That’s exactly what I love about it. If the store becomes the preferred way for developers to create programs for Windows, PCs will become much easier to use and maintain. Antoine Leblond, the Microsoft executive who oversees the Windows Store, points out apps must satisfy certain basic criteria to get accepted. “[They] are easy to install and uninstall—they don’t distribute files all over the place, they don’t muck around with the registry,” he says. “So you’ll be able to try things out—and if you don’t want them, you’ll be able to get rid of them cleanly and easily.” Apps you get from the store are also checked for malware and other sketchy behavior (for instance, apps are required to obtain opt-in consent before they share your personal data with other services). The process also examines how quickly and efficiently apps perform. “We make sure that apps go to sleep properly—if you stop using it, it won’t chew through your battery,” Leblond says. The store’s approval process even examines an app’s design—if an app doesn’t meet some basic usability threshold, its developer will be told it needs to be fixed.
All of these policies will mark a new dawn for Windows. Remember how, in the old days, your brand-new Windows PC would slow to a dreary trudge after just a couple years because all those programs you downloaded started to take over your system in unpredictable ways? Remember how the only way to fix this was to reinstall Windows? The Windows Store fixes all that.
But what about all those users and developers who are wary of Microsoft’s centrality in this process—who don’t like that Microsoft, like Apple, is now deciding what you get to use and what you don’t? Microsoft has two responses to this. First, the company points out that you’re still free to download old apps the old way—they’ll just run in the old desktop interface, not the modern interface. What’s more, Microsoft argues that its store’s policies are more transparent than Apple’s. The iOS store approval process is a black box—Apple has secret, arbitrary rules for deciding what to approve and what to reject, and many app developers have been burned by its capriciousness. Leblond promises that Microsoft will be more open with developers about what they need to do to avoid rejection. What’s more, Windows Store has more generous financial terms. When an app first hits the store, Microsoft takes a 30 percent cut of sales (the same as Apple), but after the app makes $25,000 in revenue, Microsoft cuts its share to 20 percent.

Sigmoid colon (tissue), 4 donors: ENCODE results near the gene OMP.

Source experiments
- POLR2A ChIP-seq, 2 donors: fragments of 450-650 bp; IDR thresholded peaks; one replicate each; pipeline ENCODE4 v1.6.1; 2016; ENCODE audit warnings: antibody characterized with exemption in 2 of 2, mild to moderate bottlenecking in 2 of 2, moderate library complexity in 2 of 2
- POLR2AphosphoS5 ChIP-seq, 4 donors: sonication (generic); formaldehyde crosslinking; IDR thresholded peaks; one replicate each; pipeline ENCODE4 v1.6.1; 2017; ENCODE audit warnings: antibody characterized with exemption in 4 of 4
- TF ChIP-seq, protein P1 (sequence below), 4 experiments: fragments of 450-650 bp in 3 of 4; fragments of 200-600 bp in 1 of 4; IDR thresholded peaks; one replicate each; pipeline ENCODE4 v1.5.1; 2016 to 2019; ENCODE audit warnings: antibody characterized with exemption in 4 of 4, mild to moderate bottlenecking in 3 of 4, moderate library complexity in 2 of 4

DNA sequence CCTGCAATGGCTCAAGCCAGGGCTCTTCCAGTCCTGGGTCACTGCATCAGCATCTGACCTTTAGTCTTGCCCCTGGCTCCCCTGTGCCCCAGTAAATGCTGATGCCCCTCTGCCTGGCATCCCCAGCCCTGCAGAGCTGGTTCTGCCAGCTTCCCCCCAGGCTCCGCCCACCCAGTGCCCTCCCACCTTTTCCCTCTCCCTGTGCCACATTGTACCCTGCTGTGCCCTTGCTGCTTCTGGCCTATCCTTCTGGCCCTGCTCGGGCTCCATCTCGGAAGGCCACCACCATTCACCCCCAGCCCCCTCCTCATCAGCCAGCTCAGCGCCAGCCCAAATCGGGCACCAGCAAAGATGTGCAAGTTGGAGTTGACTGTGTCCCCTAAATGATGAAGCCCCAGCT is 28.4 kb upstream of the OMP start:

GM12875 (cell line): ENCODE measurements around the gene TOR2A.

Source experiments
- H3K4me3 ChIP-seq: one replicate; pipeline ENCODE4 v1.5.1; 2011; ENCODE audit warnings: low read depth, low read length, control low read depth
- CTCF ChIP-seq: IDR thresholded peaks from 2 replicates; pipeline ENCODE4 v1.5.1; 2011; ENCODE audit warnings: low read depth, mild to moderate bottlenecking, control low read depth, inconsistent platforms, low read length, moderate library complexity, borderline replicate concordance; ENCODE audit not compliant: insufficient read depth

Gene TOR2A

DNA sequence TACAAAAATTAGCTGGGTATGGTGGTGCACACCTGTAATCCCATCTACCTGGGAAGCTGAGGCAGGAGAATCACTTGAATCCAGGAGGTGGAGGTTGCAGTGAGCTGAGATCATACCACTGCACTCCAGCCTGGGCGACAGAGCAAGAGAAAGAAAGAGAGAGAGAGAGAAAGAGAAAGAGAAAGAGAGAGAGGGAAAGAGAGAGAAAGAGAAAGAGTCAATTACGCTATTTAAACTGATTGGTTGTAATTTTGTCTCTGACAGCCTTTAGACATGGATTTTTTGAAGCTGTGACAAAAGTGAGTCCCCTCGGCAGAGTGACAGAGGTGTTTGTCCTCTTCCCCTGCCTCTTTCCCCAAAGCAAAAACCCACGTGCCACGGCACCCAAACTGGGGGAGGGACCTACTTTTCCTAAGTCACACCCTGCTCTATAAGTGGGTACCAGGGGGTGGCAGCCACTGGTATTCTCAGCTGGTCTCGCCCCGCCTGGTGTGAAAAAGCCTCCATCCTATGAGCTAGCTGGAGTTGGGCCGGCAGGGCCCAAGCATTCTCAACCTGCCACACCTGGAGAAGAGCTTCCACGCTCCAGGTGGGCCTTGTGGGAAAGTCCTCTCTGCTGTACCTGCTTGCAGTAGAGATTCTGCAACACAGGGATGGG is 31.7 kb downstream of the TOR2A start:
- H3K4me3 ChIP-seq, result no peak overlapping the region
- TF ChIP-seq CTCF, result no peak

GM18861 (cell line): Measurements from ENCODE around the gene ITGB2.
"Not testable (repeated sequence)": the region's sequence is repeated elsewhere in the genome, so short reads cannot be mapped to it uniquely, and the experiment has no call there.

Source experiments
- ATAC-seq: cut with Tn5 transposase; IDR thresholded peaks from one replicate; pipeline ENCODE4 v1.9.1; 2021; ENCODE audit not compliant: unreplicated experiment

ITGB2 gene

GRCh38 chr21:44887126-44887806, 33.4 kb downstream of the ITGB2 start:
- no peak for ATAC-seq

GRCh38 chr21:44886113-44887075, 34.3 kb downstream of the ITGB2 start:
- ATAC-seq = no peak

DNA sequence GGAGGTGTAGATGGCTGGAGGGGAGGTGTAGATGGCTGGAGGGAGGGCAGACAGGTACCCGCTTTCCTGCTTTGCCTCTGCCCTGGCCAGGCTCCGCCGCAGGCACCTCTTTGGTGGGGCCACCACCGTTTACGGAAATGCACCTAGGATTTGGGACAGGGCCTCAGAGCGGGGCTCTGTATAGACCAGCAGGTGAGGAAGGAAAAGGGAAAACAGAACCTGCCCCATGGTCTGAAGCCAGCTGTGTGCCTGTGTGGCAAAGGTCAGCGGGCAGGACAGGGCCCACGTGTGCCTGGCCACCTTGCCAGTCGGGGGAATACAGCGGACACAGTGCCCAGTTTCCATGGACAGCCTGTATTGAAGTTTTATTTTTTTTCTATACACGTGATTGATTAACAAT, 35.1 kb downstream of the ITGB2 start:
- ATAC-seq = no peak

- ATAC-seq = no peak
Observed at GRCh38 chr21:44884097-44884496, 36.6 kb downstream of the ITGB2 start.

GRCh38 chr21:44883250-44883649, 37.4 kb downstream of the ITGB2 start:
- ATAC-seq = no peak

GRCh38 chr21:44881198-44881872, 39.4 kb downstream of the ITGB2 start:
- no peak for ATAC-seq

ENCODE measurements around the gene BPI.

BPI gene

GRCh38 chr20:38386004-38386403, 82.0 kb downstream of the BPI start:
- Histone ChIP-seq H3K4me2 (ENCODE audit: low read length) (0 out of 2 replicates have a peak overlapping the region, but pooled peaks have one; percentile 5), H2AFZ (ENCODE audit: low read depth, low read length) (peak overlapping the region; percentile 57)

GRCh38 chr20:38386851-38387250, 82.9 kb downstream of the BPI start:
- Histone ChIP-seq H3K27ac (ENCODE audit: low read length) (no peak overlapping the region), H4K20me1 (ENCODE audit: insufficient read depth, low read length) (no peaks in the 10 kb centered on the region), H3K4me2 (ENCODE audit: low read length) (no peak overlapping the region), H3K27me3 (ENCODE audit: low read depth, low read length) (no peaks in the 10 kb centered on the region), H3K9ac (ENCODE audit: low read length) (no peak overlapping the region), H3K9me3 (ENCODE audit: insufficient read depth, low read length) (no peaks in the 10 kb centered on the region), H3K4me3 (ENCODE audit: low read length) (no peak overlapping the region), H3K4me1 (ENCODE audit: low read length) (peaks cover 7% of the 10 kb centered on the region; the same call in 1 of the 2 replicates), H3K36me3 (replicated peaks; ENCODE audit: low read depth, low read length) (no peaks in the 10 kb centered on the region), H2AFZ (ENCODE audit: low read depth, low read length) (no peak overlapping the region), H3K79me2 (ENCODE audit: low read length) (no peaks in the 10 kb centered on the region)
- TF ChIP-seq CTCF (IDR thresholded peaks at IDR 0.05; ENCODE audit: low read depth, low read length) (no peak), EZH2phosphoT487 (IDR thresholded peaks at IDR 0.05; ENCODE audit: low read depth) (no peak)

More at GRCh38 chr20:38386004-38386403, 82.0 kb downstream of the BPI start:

Developers I spoke to were enthusiastic about the store. For one thing, they found it easy to create programs for the new interface. “I consider myself an Apple and iOS developer, not a Windows guy, and I found the system really easy to learn,” says Daniel Strickland, the lead product developer for RealPlayer Express, a media player app that RealNetworks created for Windows 8. Similarly, StumbleUpon was able to create its Windows 8 app in about a week. “For us the opportunity is huge,” says Nancy Phan, the company’s Windows 8 product manager. “Windows has a user base of hundreds of millions of users. Looking at the fact that it took us only a week to build the experience, it was a no-brainer to create this app.”
I’ve been running Windows 8 on and off for much of this year, and my feelings about it have run hot and cold. I’ve written that I think it’s a great OS for touchscreen devices but that it’s going to be confounding to people who are used to Windows on a desktop. (I still haven’t switched over to Windows 8 on my main work machine.)
Still, I’m rooting for the store, because in addition to making PCs better, it will also make the tech industry a more equitable place. “Microsoft used to be a company that would crush startups—now they’re wooing them,” says Aaron Levie, the CEO of the cloud storage company Box, which has also created a Windows 8 app. These days it’s Apple that has taken Microsoft’s throne, but it’s in no one’s interest for Apple to remain the world’s dominant app platform. Vibrant competition between Apple, Google, and Microsoft will help improve all our hardware and software. Attracting developers to the new Windows interface is not only vital for Microsoft, then. It’s good for everyone.